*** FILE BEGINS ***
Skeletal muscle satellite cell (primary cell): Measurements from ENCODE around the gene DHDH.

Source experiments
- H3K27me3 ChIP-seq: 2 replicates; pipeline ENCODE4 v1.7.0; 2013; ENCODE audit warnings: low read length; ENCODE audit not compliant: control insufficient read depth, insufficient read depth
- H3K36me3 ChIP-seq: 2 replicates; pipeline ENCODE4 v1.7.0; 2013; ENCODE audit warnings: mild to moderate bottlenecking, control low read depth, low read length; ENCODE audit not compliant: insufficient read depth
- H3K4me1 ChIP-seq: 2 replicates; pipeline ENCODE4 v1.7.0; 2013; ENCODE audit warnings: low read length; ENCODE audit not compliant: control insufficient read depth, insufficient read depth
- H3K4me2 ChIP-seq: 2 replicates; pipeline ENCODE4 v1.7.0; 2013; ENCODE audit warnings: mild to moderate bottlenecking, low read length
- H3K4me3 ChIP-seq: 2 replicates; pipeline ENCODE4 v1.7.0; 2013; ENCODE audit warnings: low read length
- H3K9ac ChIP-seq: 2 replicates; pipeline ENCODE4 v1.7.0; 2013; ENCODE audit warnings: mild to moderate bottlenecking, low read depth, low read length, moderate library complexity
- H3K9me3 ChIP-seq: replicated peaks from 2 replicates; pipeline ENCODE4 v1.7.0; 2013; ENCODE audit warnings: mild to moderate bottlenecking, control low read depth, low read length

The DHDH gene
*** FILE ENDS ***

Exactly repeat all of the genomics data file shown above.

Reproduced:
Skeletal muscle satellite cell (primary cell): Measurements from ENCODE around the gene DHDH.

Source experiments
- H3K27me3 ChIP-seq: 2 replicates; pipeline ENCODE4 v1.7.0; 2013; ENCODE audit warnings: low read length; ENCODE audit not compliant: control insufficient read depth, insufficient read depth
- H3K36me3 ChIP-seq: 2 replicates; pipeline ENCODE4 v1.7.0; 2013; ENCODE audit warnings: mild to moderate bottlenecking, control low read depth, low read length; ENCODE audit not compliant: insufficient read depth
- H3K4me1 ChIP-seq: 2 replicates; pipeline ENCODE4 v1.7.0; 2013; ENCODE audit warnings: low read length; ENCODE audit not compliant: control insufficient read depth, insufficient read depth
- H3K4me2 ChIP-seq: 2 replicates; pipeline ENCODE4 v1.7.0; 2013; ENCODE audit warnings: mild to moderate bottlenecking, low read length
- H3K4me3 ChIP-seq: 2 replicates; pipeline ENCODE4 v1.7.0; 2013; ENCODE audit warnings: low read length
- H3K9ac ChIP-seq: 2 replicates; pipeline ENCODE4 v1.7.0; 2013; ENCODE audit warnings: mild to moderate bottlenecking, low read depth, low read length, moderate library complexity
- H3K9me3 ChIP-seq: replicated peaks from 2 replicates; pipeline ENCODE4 v1.7.0; 2013; ENCODE audit warnings: mild to moderate bottlenecking, control low read depth, low read length

The DHDH gene